If you’re on Windows XP you’re out of luck. In that case you might want to look into trying out the last 1.x release of Quakestarter.
Quakestarter is a script named “quakestarter.cmd”; if you don’t show file extensions then it will just look like “quakestarter”. Normally you should just be able to double-click on this file to run it. Depending on your Windows security settings you may need to reassure Windows that it is indeed safe to run; it should only be necessary to do this the first time you run Quakestarter.
You need two game data files from Quake: “pak0.pak” and “pak1.pak”. Put these files inside the “id1” folder, and you’re ready to play Quake.
Similarly, if you own and want to play the official Quake missionpacks, each of those also has its own “pak0.pak” file that goes into its own unique game folder (next to the “id1” folder): the “hipnotic” folder for missionpack 1, or “rogue” for missionpack 2.
The first option in the main Quakestarter menu can usually locate and copy the necessary pak files if you already have Quake installed somewhere else on this same computer. This search logic is described in more detail in the Auto Setup Logic chapter (under Other Topics). And if you’re having difficulties finding your pak files, see the Pak Files chapter there.
(The Ironwail engine actually includes its own logic for finding pak files in a Steam installation, but for simplicity Quakestarter doesn’t depend on that and will treat Ironwail just like any other Quake engine. I.e. Quakestarter will still assume the pak files need to be found and placed into the “id1” folder.)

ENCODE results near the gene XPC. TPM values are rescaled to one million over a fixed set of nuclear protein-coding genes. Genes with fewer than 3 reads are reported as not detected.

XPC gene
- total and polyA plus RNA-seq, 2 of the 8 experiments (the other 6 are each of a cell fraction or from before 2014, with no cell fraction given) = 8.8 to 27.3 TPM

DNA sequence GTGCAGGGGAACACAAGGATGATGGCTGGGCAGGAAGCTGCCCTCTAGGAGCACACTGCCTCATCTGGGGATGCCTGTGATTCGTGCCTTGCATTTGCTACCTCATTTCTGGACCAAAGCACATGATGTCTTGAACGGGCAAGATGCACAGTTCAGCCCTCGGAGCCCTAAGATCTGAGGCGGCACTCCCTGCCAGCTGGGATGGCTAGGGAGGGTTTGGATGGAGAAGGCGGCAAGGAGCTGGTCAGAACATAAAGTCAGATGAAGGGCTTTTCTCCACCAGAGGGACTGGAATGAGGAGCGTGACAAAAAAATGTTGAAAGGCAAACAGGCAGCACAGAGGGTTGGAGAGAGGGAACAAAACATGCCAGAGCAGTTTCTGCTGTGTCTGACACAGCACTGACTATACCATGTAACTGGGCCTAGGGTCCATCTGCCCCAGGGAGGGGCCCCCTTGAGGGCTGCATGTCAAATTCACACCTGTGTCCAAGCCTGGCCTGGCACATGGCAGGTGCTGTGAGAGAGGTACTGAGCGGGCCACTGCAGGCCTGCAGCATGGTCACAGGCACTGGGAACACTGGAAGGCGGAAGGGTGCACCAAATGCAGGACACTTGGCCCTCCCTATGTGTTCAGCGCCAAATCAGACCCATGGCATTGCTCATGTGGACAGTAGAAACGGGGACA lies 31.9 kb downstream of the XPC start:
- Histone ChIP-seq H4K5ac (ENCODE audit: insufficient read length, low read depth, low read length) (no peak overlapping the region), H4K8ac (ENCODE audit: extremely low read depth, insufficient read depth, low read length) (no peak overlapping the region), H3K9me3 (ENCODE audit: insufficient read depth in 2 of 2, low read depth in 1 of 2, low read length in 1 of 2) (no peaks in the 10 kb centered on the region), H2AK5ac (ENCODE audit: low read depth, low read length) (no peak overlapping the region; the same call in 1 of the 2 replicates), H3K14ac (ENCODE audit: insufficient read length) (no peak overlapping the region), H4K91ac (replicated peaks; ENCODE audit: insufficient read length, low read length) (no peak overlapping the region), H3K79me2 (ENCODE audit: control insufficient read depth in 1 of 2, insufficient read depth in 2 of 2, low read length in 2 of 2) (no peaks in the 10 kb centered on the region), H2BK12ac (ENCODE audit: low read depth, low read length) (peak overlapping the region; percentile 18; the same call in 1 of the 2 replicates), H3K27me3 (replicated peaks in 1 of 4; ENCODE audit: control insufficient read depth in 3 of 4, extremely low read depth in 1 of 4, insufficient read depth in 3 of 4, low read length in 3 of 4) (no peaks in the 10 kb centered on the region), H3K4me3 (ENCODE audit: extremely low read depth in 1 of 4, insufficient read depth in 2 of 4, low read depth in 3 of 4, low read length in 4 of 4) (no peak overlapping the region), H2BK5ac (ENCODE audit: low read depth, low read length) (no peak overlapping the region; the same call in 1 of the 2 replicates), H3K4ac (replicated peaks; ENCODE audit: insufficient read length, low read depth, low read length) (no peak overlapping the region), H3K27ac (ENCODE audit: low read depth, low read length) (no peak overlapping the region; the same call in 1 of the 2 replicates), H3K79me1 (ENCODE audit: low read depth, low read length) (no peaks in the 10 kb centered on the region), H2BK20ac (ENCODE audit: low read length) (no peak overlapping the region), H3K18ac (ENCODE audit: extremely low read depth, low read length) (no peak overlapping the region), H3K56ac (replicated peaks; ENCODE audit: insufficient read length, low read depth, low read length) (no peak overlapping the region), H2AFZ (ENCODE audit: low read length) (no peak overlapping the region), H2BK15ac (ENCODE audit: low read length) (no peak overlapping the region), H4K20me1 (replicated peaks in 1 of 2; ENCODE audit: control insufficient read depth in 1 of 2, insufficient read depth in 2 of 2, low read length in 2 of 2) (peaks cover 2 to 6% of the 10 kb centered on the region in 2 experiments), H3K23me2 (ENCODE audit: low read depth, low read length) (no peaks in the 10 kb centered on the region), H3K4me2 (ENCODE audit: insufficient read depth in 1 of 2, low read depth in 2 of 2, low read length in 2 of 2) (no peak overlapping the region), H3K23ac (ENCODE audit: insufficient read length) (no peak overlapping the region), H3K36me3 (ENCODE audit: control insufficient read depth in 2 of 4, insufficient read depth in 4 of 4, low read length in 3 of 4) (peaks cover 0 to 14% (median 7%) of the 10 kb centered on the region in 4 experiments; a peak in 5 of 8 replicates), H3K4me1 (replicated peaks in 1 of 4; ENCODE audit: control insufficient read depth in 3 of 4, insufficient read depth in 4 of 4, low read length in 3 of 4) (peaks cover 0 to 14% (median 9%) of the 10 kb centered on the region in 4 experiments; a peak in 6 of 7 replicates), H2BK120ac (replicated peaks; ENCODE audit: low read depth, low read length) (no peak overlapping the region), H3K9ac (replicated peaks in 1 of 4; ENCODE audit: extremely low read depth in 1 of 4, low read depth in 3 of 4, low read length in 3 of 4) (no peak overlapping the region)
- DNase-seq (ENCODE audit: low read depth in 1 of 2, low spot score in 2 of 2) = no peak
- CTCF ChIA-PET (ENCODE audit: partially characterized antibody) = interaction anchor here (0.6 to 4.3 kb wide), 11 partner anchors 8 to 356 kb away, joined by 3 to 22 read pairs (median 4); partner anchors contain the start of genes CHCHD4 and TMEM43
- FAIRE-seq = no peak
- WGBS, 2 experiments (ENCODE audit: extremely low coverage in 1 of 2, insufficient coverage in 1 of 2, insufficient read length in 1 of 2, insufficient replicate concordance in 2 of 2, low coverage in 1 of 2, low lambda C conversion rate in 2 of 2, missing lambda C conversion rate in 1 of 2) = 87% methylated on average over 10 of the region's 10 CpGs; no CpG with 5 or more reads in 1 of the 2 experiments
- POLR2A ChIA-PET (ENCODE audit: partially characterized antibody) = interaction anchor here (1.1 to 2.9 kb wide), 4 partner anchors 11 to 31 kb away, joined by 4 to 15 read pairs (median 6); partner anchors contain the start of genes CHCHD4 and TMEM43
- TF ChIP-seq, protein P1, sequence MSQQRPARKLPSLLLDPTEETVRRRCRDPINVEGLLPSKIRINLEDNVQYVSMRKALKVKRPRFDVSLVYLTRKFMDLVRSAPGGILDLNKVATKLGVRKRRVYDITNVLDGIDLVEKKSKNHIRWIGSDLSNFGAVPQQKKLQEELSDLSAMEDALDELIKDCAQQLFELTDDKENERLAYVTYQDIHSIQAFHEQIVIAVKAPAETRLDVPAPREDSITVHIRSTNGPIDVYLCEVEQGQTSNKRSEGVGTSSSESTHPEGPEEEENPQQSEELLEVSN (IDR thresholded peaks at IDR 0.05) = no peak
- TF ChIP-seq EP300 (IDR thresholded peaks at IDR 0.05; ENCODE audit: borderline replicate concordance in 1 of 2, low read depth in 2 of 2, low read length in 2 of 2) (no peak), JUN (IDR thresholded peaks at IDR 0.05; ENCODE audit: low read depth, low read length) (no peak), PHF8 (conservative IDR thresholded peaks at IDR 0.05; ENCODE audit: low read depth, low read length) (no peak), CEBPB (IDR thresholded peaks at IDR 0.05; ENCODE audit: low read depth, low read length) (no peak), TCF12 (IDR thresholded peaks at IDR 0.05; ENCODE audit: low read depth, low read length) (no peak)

NOTE: The pak files in the “enhanced” Quake rerelease are different from the original pak files! Quakestarter will only look for and help install the pak files from the original game. Currently Quakestarter also assumes that both “pak0.pak” and “pak1.pak” are required to play, in contrast with the rerelease that only has “pak0.pak”. Only the original game’s pak files should be used in a Quakestarter-managed installation of Quake.
vkQuake and Ironwail (and several other Quake engines) can play the soundtrack from mp3 or ogg files if the physical Quake CD is not in your CD drive. To get soundtrack files installed for the original Quake campaign – and also for the official missionpacks if you have those – run Quakestarter and choose the second menu option. Quakestarter will attempt to find soundtrack files in existing Quake installations (original or rerelease) elsewhere on this computer; if that fails you will be given the option to download the files. The Auto Setup Logic chapter has more details if you like.
The remaining choices in the Quakestarter menus can be used to download and play some of the many community-created singleplayer adventures. These choices, and ways to find all the rest of the available Quake singleplayer content, are discussed in the following chapters.
If you’re seeking something that was recently released, it might be under “The Latest Greatest” menu selections. On the other hand if you want to start with the classics then (unsurprisingly) the “Classic” selections would be the place to look. And there’s a lot of stuff in between!